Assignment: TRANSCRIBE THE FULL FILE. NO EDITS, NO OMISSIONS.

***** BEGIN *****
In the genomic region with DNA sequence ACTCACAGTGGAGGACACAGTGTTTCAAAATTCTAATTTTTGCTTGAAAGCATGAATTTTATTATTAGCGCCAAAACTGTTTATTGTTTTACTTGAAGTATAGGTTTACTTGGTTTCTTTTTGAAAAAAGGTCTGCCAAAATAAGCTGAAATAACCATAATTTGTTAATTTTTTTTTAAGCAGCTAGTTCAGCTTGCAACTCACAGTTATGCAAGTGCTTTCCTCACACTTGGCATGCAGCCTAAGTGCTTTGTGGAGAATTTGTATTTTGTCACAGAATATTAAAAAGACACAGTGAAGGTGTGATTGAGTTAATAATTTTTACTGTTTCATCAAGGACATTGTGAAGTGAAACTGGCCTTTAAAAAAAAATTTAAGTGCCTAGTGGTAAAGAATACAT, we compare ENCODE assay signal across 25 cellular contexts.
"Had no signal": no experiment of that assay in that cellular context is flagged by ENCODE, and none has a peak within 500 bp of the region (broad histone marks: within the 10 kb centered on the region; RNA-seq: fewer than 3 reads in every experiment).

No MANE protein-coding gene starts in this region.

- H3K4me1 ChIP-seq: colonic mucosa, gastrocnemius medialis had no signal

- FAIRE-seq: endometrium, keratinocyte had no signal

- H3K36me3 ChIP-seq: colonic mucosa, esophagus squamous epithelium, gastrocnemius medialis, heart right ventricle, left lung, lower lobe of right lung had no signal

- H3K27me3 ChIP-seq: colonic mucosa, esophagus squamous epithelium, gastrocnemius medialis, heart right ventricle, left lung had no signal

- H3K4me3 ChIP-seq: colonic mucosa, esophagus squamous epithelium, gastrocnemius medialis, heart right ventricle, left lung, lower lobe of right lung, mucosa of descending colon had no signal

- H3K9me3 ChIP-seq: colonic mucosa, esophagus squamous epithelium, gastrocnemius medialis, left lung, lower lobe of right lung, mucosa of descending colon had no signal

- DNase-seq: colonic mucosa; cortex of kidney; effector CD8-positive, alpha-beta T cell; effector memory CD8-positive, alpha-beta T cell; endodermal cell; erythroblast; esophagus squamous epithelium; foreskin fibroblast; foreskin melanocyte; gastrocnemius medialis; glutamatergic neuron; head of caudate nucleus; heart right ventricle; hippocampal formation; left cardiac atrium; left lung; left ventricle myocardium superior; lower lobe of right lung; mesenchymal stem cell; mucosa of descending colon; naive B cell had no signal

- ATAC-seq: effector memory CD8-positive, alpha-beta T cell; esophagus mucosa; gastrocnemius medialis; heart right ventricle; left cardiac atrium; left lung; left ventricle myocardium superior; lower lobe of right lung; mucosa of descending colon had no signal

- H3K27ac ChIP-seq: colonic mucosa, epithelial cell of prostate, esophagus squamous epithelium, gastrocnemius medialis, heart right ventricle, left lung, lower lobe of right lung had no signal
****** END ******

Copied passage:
In the genomic region with DNA sequence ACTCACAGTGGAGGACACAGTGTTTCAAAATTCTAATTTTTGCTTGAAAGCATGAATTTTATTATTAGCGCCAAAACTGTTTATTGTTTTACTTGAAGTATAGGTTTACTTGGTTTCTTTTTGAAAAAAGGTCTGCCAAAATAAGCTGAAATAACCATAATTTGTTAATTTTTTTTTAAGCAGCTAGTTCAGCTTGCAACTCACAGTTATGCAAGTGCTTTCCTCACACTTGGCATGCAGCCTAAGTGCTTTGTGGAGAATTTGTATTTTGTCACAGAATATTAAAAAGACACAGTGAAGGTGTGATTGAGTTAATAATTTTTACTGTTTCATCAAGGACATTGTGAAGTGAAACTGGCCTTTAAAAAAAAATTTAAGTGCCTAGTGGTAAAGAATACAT, we compare ENCODE assay signal across 25 cellular contexts.
"Had no signal": no experiment of that assay in that cellular context is flagged by ENCODE, and none has a peak within 500 bp of the region (broad histone marks: within the 10 kb centered on the region; RNA-seq: fewer than 3 reads in every experiment).

No MANE protein-coding gene starts in this region.

- H3K4me1 ChIP-seq: colonic mucosa, gastrocnemius medialis had no signal

- FAIRE-seq: endometrium, keratinocyte had no signal

- H3K36me3 ChIP-seq: colonic mucosa, esophagus squamous epithelium, gastrocnemius medialis, heart right ventricle, left lung, lower lobe of right lung had no signal

- H3K27me3 ChIP-seq: colonic mucosa, esophagus squamous epithelium, gastrocnemius medialis, heart right ventricle, left lung had no signal

- H3K4me3 ChIP-seq: colonic mucosa, esophagus squamous epithelium, gastrocnemius medialis, heart right ventricle, left lung, lower lobe of right lung, mucosa of descending colon had no signal

- H3K9me3 ChIP-seq: colonic mucosa, esophagus squamous epithelium, gastrocnemius medialis, left lung, lower lobe of right lung, mucosa of descending colon had no signal

- DNase-seq: colonic mucosa; cortex of kidney; effector CD8-positive, alpha-beta T cell; effector memory CD8-positive, alpha-beta T cell; endodermal cell; erythroblast; esophagus squamous epithelium; foreskin fibroblast; foreskin melanocyte; gastrocnemius medialis; glutamatergic neuron; head of caudate nucleus; heart right ventricle; hippocampal formation; left cardiac atrium; left lung; left ventricle myocardium superior; lower lobe of right lung; mesenchymal stem cell; mucosa of descending colon; naive B cell had no signal

- ATAC-seq: effector memory CD8-positive, alpha-beta T cell; esophagus mucosa; gastrocnemius medialis; heart right ventricle; left cardiac atrium; left lung; left ventricle myocardium superior; lower lobe of right lung; mucosa of descending colon had no signal

- H3K27ac ChIP-seq: colonic mucosa, epithelial cell of prostate, esophagus squamous epithelium, gastrocnemius medialis, heart right ventricle, left lung, lower lobe of right lung had no signal